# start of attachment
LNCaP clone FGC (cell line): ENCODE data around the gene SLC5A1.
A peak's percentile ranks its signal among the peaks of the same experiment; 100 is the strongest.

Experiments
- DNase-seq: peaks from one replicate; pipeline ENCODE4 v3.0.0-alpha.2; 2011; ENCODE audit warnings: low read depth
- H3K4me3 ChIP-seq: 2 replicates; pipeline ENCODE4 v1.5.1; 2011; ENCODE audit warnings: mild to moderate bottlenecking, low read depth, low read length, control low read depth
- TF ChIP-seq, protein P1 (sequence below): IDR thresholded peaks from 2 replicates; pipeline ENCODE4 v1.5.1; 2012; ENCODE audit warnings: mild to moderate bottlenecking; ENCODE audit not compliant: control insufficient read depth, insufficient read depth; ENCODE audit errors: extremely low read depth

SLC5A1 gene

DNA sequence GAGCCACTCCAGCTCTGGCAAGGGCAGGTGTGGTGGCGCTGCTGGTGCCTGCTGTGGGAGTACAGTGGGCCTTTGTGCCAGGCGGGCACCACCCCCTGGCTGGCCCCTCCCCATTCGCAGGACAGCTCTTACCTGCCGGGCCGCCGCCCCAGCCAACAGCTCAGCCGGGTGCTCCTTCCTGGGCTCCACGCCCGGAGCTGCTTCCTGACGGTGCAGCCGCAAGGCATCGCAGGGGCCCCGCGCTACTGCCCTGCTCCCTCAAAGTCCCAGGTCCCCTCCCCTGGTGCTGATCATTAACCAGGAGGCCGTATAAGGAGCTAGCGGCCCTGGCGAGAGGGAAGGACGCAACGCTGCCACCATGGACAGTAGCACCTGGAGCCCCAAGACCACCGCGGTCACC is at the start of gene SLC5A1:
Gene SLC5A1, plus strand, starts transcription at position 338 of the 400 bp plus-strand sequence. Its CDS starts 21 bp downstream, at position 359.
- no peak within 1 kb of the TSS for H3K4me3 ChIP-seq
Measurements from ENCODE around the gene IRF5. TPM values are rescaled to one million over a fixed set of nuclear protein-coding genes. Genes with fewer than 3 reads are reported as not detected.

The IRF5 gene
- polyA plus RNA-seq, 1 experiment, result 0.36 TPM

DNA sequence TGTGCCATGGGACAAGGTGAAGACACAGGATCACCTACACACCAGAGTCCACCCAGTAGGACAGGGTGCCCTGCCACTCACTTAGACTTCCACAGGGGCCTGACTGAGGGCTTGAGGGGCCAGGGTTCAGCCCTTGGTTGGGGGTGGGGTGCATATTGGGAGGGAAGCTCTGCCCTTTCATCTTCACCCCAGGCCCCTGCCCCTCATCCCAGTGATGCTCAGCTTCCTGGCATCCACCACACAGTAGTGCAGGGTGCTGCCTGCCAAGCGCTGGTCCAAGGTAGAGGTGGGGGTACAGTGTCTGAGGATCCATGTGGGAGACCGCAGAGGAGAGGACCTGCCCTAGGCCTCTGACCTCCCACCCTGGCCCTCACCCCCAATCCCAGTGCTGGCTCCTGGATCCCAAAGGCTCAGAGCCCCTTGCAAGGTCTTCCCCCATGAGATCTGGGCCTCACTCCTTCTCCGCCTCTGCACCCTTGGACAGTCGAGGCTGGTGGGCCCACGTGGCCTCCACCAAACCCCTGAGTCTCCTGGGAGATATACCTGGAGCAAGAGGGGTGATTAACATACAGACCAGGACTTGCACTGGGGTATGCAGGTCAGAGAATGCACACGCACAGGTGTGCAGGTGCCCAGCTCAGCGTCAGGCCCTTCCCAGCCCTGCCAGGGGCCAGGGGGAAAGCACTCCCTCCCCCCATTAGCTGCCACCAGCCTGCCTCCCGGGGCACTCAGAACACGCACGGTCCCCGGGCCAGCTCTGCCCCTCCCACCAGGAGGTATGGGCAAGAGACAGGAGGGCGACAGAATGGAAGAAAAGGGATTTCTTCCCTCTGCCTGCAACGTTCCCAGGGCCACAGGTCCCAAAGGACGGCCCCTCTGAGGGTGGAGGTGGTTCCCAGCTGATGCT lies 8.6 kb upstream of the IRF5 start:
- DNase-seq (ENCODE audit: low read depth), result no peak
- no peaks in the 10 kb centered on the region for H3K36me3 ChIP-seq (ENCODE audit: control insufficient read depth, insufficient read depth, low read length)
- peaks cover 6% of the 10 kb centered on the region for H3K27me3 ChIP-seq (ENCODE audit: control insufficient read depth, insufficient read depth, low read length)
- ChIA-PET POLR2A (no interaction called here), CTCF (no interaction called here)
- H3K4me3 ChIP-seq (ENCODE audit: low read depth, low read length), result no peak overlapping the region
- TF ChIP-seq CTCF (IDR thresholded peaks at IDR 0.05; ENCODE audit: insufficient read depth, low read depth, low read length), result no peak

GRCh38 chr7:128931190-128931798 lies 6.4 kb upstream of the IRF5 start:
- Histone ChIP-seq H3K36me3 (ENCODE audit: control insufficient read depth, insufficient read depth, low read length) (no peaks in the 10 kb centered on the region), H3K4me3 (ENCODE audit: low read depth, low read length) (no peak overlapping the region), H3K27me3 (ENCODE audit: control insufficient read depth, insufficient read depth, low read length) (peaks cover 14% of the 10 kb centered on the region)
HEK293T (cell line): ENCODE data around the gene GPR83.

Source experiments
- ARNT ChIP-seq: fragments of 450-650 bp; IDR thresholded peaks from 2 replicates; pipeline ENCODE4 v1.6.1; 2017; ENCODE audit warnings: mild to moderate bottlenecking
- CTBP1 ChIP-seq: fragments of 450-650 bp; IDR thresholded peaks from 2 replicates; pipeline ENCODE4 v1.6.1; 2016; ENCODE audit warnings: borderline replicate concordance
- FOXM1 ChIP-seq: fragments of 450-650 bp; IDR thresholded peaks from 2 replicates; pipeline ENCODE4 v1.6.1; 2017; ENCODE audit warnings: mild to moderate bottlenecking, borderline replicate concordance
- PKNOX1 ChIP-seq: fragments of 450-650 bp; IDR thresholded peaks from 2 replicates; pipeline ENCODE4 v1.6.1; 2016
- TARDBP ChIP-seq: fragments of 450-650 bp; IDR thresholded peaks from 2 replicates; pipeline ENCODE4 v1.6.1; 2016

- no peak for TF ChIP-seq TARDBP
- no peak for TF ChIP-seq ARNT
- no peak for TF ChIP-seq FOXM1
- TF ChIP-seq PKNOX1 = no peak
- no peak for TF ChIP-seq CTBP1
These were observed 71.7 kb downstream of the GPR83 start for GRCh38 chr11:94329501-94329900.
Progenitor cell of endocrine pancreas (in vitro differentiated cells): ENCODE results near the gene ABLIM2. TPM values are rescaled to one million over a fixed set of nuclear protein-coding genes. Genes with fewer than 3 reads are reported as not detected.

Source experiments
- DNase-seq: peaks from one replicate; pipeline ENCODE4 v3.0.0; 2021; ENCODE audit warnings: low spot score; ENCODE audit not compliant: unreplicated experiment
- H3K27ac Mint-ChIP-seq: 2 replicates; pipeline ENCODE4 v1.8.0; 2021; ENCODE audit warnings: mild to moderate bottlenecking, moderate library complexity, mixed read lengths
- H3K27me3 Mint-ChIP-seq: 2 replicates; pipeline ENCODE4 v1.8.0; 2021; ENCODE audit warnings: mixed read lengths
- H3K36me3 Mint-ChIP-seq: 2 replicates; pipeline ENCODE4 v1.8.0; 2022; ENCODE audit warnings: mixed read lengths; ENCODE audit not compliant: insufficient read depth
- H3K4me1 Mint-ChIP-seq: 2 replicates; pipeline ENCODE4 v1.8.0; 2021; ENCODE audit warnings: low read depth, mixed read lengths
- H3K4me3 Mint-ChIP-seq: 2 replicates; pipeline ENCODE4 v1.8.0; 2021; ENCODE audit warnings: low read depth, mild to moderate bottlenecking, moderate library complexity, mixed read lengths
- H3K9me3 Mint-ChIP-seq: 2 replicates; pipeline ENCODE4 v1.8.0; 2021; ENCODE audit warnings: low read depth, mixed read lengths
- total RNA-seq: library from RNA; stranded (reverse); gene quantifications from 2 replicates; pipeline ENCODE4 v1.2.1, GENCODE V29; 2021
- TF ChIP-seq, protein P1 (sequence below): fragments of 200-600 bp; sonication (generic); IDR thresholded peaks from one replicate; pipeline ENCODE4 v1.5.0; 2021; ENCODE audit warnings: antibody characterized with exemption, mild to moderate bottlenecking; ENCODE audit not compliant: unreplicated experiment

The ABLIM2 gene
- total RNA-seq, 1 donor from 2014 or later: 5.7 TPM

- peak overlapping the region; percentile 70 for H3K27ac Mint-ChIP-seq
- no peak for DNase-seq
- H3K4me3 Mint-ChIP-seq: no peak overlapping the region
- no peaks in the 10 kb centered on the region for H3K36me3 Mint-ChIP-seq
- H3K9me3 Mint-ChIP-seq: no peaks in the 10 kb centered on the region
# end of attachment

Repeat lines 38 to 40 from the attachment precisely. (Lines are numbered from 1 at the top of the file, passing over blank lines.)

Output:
- DNase-seq: peaks from one replicate; pipeline ENCODE4 v3.0.0; 2021; ENCODE audit warnings: low spot score; ENCODE audit not compliant: unreplicated experiment
- H3K27ac Mint-ChIP-seq: 2 replicates; pipeline ENCODE4 v1.8.0; 2021; ENCODE audit warnings: mild to moderate bottlenecking, moderate library complexity, mixed read lengths
- H3K27me3 Mint-ChIP-seq: 2 replicates; pipeline ENCODE4 v1.8.0; 2021; ENCODE audit warnings: mixed read lengths